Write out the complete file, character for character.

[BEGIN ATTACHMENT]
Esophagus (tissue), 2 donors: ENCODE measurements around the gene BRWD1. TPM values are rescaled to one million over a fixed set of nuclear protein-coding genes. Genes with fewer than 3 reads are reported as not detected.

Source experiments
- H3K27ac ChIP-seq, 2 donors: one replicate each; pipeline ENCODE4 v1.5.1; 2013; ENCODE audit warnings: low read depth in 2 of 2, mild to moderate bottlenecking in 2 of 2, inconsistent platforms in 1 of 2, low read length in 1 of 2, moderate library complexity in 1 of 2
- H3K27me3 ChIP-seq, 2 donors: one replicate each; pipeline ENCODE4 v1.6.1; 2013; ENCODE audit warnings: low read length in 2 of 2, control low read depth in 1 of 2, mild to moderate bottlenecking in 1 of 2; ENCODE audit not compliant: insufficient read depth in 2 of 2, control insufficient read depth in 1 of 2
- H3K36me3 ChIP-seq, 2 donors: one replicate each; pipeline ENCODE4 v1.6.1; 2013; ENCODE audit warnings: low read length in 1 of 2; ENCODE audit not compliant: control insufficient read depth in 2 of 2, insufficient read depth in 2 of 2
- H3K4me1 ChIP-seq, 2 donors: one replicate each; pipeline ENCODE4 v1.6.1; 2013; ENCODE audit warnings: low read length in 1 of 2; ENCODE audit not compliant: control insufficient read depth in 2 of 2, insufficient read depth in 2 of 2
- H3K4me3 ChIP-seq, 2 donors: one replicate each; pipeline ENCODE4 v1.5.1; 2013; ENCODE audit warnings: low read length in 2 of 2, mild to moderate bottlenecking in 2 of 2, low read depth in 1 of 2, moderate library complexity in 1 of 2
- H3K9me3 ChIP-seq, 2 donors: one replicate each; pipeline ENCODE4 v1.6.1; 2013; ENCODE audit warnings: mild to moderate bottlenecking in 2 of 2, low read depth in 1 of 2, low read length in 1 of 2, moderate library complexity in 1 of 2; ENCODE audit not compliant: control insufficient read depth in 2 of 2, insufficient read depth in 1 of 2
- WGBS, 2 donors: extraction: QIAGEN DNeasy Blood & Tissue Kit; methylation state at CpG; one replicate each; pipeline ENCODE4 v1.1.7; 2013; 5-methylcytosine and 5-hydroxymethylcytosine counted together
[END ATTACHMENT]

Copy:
Esophagus (tissue), 2 donors: ENCODE measurements around the gene BRWD1. TPM values are rescaled to one million over a fixed set of nuclear protein-coding genes. Genes with fewer than 3 reads are reported as not detected.

Source experiments
- H3K27ac ChIP-seq, 2 donors: one replicate each; pipeline ENCODE4 v1.5.1; 2013; ENCODE audit warnings: low read depth in 2 of 2, mild to moderate bottlenecking in 2 of 2, inconsistent platforms in 1 of 2, low read length in 1 of 2, moderate library complexity in 1 of 2
- H3K27me3 ChIP-seq, 2 donors: one replicate each; pipeline ENCODE4 v1.6.1; 2013; ENCODE audit warnings: low read length in 2 of 2, control low read depth in 1 of 2, mild to moderate bottlenecking in 1 of 2; ENCODE audit not compliant: insufficient read depth in 2 of 2, control insufficient read depth in 1 of 2
- H3K36me3 ChIP-seq, 2 donors: one replicate each; pipeline ENCODE4 v1.6.1; 2013; ENCODE audit warnings: low read length in 1 of 2; ENCODE audit not compliant: control insufficient read depth in 2 of 2, insufficient read depth in 2 of 2
- H3K4me1 ChIP-seq, 2 donors: one replicate each; pipeline ENCODE4 v1.6.1; 2013; ENCODE audit warnings: low read length in 1 of 2; ENCODE audit not compliant: control insufficient read depth in 2 of 2, insufficient read depth in 2 of 2
- H3K4me3 ChIP-seq, 2 donors: one replicate each; pipeline ENCODE4 v1.5.1; 2013; ENCODE audit warnings: low read length in 2 of 2, mild to moderate bottlenecking in 2 of 2, low read depth in 1 of 2, moderate library complexity in 1 of 2
- H3K9me3 ChIP-seq, 2 donors: one replicate each; pipeline ENCODE4 v1.6.1; 2013; ENCODE audit warnings: mild to moderate bottlenecking in 2 of 2, low read depth in 1 of 2, low read length in 1 of 2, moderate library complexity in 1 of 2; ENCODE audit not compliant: control insufficient read depth in 2 of 2, insufficient read depth in 1 of 2
- WGBS, 2 donors: extraction: QIAGEN DNeasy Blood & Tissue Kit; methylation state at CpG; one replicate each; pipeline ENCODE4 v1.1.7; 2013; 5-methylcytosine and 5-hydroxymethylcytosine counted together